How to Get the Most Out of Hybrid Working
Hybrid working is a relatively hot topic at the moment, and it appears to be an arrangement that many companies will implement going forward. Its purpose is a common ground of sorts catered to those who worked full-time hours in an office space and changed to remote working over the pandemic. It allows people to get the most out of both working from home and time spent in an office, without completely abandoning either lifestyle.
As humans, we are social by nature, even when we don’t think we are, and going into the office periodically gives workers the chance to maintain some kind of regular social interaction and collaboration with their colleagues. But, retreating to 40 hours a week in the office seems almost prehistoric now and for some, daunting.
Working remotely has its positives as well, it leads to a sense of freedom and work-life balance, with less commute time and more personal time available. And for most businesses, it’s been proven that productivity amongst employees can thrive in either environment.
So, with both of these aspects, there are certainly benefits and together they can create a well-rounded schedule. Though, of course, we are all different and have varied preferences, so there isn’t always a happy medium for everyone or clear solution tied into a pretty little bow; however, this new era of the working world seems to be adapting to the hybrid workweek quite rapidly and is something many of us need to get accustomed to.
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For those adjusting to hybrid working or looking to get the most out of it, here are some top tips for a smooth transition:

1. Create a hybrid routine

Regardless of your working pattern, a routine can do wonders for your productivity and the management of your work and personal life. And for hybrid workers, it can be a lifesaver, otherwise, the days tend to get mixed up and your schedule becomes untidy, leaving you unmotivated or feeling sluggish.
Try setting out certain days of the week with your team to go into the office and if you can, choose days that other colleagues are also planning to be there. Then, you can keep the remaining days dedicated to working from home and life admin. After a while, you’ll find comfort in knowing which days are devoted to which purpose, which can help with finding an overall balance that benefits both you and the company you work for.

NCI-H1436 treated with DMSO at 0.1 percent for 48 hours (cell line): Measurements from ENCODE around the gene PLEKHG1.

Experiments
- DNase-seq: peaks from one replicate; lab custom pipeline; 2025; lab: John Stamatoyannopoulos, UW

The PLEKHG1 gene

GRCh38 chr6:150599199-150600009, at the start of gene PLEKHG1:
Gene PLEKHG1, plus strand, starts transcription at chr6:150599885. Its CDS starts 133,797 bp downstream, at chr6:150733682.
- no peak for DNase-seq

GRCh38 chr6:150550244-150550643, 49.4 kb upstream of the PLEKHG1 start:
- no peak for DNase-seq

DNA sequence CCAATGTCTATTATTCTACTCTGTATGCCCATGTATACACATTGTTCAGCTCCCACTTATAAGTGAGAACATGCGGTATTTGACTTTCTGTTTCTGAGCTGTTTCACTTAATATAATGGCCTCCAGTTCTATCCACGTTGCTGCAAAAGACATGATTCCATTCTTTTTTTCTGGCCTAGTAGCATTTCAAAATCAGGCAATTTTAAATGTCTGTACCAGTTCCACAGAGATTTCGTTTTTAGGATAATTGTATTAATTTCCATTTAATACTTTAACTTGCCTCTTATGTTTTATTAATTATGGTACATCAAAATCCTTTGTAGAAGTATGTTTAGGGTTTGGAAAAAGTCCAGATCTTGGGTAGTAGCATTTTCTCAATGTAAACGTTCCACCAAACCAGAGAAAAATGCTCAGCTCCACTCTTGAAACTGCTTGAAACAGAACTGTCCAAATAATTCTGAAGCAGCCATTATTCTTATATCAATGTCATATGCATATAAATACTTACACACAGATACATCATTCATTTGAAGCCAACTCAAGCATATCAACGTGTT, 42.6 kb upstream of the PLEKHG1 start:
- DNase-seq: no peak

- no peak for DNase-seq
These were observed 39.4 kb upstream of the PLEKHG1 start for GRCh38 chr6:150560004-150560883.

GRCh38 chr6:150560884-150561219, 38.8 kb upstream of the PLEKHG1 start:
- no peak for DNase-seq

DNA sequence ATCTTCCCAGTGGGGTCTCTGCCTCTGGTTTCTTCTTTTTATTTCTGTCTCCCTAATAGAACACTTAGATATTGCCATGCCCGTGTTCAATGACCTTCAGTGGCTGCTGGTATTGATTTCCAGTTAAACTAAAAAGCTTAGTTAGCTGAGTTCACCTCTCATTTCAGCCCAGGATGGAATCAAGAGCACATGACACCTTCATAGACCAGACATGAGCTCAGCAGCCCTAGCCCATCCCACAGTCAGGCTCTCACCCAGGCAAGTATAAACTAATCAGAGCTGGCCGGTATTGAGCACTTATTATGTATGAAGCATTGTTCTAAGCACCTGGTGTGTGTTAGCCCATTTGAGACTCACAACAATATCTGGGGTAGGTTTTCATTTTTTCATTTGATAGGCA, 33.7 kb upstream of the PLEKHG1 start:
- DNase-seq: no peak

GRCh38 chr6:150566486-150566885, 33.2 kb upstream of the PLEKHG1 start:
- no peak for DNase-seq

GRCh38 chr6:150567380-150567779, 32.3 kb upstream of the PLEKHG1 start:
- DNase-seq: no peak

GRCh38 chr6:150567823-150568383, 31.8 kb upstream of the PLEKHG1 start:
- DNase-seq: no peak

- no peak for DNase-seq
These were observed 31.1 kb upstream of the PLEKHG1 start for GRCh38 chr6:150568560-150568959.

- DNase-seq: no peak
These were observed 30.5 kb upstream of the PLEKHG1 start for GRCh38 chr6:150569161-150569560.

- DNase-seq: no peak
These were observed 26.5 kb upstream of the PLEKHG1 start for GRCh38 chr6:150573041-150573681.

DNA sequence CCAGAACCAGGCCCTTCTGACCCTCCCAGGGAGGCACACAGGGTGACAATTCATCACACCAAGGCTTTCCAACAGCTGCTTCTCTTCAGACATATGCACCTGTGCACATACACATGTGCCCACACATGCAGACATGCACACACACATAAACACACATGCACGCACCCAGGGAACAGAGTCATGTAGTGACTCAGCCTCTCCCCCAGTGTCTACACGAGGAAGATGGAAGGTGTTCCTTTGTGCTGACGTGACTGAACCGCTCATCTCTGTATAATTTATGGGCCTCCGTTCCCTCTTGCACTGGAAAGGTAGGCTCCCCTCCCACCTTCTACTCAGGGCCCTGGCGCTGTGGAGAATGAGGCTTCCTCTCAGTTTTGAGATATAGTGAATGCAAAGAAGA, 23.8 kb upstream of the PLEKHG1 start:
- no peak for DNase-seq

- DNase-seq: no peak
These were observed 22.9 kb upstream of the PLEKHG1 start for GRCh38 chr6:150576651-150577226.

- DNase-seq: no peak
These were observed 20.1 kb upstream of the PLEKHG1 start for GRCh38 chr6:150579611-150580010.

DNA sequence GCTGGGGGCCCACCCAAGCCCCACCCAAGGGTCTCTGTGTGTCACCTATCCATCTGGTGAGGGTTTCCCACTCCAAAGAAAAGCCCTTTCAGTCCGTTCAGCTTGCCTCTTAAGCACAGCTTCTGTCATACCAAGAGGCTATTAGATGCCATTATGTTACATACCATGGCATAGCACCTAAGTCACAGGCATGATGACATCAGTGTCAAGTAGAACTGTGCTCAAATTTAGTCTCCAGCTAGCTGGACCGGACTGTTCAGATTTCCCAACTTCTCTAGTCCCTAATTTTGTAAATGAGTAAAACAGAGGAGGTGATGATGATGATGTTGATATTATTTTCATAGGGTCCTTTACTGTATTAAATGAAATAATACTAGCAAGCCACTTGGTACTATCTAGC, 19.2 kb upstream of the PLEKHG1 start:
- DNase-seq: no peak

2. Distinguish what meetings should be in person or virtual

Meetings, as we all know, can book up our calendars in an instant and the option of virtual or in-person can add to the confusion, especially when everyone has different arrangements. Work with your team to decide which meetings will remain virtual and which meetings are better to have in person. If the meeting requires collaboration or is more of a brainstorm, it’s probably better to have it in person, but if it’s a catch-up, it probably fits in the virtual category. And get rid of any unnecessary ones in between. This type of structure can also help with establishing a convenient, more organized routine.

3. Set out time for personal interests and exercise

If you know you must go to the office Monday and Wednesday for example, try and fit in your exercise time on the days you’re working from home. Not that you can’t fit in gym time on office days too, but there’s the likely possibility you’ll be tired or feeling lethargic after a long day in the office. As for personal interests and catching up with friends and family, figure out which days of the week or locations make sense. If they’re near your office, plan on a day you’ll be in or if they’re close to home, make plans after you finish your remote working day. It sounds simple really, but strategically making time for your personal life is a key factor in work-life balance and that joyous feeling of serenity.

4. Arrange after work drinks or lunch with colleagues

On the days you’re in the office, try and schedule after-work or lunchtime get-togethers with co-workers. It’ll make the time in the office more enjoyable and help you to take advantage of the social side. If you’ve been at home full-time, adding in the social aspect of the office, in an enjoyable sense, can make the transition go smoother. Simply, strengthening business relationships and having regular social interaction is good for the soul.
Whatever a hybrid working lifestyle means for you, and regardless of how you feel about it, it can certainly offer a more balanced approach to working life. There are of course pros and cons, like anything, but it does provide a healthy and stable option for modern office workers with varied preferences.
So, make the most out of it and utilize its flexibility to both your advantage and the needs of your team.
Caitlin Kerr

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Caitlin Kerr